GREENSBORO, N.C. — Syngenta announced its latest residual corn herbicide, Storen, has been registered by the U.S. Environmental Protection Agency and will be available for use in 2024, subject to state approvals.
Storen combines four powerful residual active ingredients — bicyclopyrone, mesotrione, S-metolachlor and pyroxasulfone — to deliver consistently clean rows up to three weeks longer than other leading corn herbicides.
“Weeds continue to evolve and are outsmarting the most effective herbicide programs used today,” said Shawn Hock, corn herbicide product lead for Syngenta Crop Protection.
“In fact, we surveyed preemergence corn herbicide users and 40% of those surveyed said Palmer amaranth and waterhemp were difficult to control with their program.
“That is why we invest in new innovations to help growers meet emerging weed challenges, and we are excited to announce Storen corn herbicide to help restore confidence in their weed control.”
One such grower, Matt Moreland, from Medford, Oklahoma, explained why growers like him need Storen now more than ever.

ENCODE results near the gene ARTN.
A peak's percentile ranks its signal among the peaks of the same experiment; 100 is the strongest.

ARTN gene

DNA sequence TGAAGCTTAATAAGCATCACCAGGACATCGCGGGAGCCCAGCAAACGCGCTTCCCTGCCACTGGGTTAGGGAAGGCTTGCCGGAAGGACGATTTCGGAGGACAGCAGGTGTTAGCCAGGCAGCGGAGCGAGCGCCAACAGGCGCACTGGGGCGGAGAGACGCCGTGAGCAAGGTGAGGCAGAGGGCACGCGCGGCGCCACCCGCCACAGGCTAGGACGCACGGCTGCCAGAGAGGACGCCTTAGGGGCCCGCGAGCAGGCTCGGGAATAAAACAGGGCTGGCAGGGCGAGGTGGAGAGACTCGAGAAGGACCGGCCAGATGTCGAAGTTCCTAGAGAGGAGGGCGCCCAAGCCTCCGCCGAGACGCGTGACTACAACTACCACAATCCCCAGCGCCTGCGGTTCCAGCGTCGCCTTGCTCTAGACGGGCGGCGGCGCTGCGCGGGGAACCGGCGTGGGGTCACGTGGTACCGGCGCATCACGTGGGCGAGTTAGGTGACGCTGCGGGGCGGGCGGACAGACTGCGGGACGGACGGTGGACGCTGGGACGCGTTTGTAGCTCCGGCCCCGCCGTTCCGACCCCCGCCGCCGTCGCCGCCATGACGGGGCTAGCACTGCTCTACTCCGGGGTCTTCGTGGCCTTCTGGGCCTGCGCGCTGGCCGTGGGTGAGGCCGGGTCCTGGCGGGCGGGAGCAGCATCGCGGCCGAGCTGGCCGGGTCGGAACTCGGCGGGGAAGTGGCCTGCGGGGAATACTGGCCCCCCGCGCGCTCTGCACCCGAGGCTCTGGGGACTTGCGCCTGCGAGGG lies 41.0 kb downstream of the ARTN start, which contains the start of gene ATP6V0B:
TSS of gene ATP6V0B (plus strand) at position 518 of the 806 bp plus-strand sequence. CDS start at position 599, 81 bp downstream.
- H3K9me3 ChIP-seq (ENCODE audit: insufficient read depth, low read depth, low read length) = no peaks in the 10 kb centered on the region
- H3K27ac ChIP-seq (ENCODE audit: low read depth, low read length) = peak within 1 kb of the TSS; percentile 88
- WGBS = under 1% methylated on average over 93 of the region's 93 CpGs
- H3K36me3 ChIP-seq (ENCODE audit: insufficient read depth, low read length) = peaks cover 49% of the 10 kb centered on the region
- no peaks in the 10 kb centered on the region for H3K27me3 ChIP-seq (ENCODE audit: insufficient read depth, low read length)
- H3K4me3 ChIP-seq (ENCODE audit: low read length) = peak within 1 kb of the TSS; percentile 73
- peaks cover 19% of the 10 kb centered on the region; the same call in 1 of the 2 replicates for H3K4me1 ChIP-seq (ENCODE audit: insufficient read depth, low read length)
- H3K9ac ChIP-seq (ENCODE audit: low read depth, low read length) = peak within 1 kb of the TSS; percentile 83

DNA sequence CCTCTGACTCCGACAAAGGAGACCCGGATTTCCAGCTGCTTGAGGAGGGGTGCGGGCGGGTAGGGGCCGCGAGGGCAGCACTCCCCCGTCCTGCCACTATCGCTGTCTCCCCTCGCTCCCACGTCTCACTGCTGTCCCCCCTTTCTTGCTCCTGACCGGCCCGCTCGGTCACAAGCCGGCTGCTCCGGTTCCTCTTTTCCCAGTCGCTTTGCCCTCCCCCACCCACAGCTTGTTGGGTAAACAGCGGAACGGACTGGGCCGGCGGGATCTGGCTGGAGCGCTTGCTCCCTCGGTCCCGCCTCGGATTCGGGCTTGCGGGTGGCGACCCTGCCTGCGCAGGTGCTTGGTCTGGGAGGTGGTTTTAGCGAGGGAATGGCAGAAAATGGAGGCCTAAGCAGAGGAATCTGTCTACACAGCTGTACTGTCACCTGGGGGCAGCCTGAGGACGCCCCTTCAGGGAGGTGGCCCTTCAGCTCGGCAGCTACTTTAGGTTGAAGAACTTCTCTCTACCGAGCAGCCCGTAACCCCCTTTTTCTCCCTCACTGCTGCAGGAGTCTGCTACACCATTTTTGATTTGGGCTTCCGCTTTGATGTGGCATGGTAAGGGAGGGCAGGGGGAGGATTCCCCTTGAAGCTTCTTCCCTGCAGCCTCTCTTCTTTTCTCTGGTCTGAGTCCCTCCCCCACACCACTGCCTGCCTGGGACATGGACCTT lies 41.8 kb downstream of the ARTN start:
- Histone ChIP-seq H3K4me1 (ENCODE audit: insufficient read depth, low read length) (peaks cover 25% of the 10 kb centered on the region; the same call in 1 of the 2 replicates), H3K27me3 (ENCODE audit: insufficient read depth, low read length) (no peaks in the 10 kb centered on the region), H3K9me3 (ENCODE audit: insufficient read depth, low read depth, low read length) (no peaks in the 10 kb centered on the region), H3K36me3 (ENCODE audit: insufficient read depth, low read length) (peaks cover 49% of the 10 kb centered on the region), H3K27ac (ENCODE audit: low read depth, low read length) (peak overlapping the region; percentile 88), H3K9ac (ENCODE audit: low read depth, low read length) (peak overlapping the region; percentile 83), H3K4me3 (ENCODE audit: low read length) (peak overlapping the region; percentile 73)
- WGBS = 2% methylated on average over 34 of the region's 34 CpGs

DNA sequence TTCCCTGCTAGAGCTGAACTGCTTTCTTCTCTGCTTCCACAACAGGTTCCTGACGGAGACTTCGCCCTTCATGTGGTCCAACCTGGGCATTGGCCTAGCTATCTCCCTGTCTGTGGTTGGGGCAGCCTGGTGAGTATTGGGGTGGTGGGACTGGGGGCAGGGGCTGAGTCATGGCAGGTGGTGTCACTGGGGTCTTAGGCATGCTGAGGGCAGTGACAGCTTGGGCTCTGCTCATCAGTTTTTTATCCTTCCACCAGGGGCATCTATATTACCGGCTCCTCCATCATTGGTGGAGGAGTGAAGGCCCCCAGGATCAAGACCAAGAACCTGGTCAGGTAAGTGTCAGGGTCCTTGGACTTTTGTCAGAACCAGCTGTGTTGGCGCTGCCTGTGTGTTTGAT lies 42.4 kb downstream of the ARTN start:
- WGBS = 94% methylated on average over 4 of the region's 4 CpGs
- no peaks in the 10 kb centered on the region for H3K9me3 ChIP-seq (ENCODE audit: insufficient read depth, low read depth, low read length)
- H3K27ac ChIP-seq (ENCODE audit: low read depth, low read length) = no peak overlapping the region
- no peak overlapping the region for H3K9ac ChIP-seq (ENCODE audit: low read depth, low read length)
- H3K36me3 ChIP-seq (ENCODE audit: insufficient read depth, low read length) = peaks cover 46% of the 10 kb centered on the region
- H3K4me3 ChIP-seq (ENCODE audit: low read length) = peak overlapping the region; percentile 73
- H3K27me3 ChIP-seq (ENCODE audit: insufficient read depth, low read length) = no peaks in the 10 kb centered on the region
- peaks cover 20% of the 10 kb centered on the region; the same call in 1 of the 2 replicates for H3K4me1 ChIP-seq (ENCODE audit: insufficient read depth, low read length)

“We farm along the Kansas-Oklahoma border and deal with weeds like Palmer amaranth and grasses, which contact herbicides used to control before weeds became resistant,” Moreland said.
“We’ve adapted our approach to rely on strong residual herbicides that prevent weeds from emerging and taking over our fields, and that’s why we’re looking for a longer-lasting herbicide that’s going to get me through canopy.”
“Trials showed Storen kept fields clean for up to three weeks longer than other leading corn herbicides,” said Brett Miller, regional head of field development for Syngenta Crop Protection.
“When you put a full rate of the four most effective residual active ingredients together that control resistant weeds, it’s no wonder we’re seeing a higher level of control from Storen than any other product.”
Storen is labeled for preemergence and postemergence in field corn and seed corn and has partial control, or control, of more than 74 weed species, including control of Palmer amaranth, waterhemp, kochia, common lambsquarters, morning glory, giant ragweed, common ragweed and annual grasses.
“We encourage growers and retailers to contact their local Syngenta rep to see Storen in field trials at Syngenta Grow More Experience sites across the country this season,” Hock said.
“We’ll also have Storen demos at the Syngenta tent at the Farm Progress Show in Decatur, Illinois, and Husker Harvest Days in Grand Island, Nebraska, so you can come out and see it for yourself.”